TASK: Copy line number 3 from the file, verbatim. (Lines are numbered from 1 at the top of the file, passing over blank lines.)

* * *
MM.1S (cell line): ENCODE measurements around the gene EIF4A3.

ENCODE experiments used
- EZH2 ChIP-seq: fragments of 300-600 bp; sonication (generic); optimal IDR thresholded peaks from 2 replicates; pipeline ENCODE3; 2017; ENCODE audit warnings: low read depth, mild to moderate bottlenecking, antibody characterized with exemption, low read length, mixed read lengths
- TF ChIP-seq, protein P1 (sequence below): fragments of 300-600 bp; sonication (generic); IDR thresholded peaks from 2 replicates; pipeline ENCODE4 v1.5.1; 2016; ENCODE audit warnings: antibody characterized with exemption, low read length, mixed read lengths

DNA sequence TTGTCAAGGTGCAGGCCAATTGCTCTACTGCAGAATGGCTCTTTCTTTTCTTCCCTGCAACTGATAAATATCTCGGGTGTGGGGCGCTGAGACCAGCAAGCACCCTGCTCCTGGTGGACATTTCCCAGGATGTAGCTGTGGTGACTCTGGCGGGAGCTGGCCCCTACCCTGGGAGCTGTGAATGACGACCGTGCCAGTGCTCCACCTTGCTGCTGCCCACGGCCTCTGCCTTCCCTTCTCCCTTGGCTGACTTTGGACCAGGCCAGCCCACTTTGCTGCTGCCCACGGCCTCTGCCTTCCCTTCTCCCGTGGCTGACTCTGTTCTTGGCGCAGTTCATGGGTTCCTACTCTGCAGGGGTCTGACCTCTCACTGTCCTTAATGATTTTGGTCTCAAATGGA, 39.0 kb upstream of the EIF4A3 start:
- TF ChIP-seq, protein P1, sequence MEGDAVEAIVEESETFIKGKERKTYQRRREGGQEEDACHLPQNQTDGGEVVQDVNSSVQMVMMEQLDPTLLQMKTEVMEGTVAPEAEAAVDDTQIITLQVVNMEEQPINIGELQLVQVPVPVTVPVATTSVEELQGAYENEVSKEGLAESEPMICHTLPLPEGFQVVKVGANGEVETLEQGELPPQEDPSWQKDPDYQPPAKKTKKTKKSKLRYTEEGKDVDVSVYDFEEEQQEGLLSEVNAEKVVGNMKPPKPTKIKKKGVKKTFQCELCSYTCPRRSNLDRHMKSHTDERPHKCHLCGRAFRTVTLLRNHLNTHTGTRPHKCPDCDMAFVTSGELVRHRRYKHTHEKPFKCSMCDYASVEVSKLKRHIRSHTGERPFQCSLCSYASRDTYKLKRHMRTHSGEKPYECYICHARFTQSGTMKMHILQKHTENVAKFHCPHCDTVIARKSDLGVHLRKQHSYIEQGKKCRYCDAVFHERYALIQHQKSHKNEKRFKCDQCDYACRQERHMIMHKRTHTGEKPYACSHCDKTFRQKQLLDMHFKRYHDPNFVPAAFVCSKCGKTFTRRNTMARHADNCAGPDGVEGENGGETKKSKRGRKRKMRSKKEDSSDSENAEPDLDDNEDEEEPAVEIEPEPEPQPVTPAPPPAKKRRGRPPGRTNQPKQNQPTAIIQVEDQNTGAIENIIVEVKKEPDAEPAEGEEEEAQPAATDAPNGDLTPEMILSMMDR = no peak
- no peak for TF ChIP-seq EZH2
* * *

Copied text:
- EZH2 ChIP-seq: fragments of 300-600 bp; sonication (generic); optimal IDR thresholded peaks from 2 replicates; pipeline ENCODE3; 2017; ENCODE audit warnings: low read depth, mild to moderate bottlenecking, antibody characterized with exemption, low read length, mixed read lengths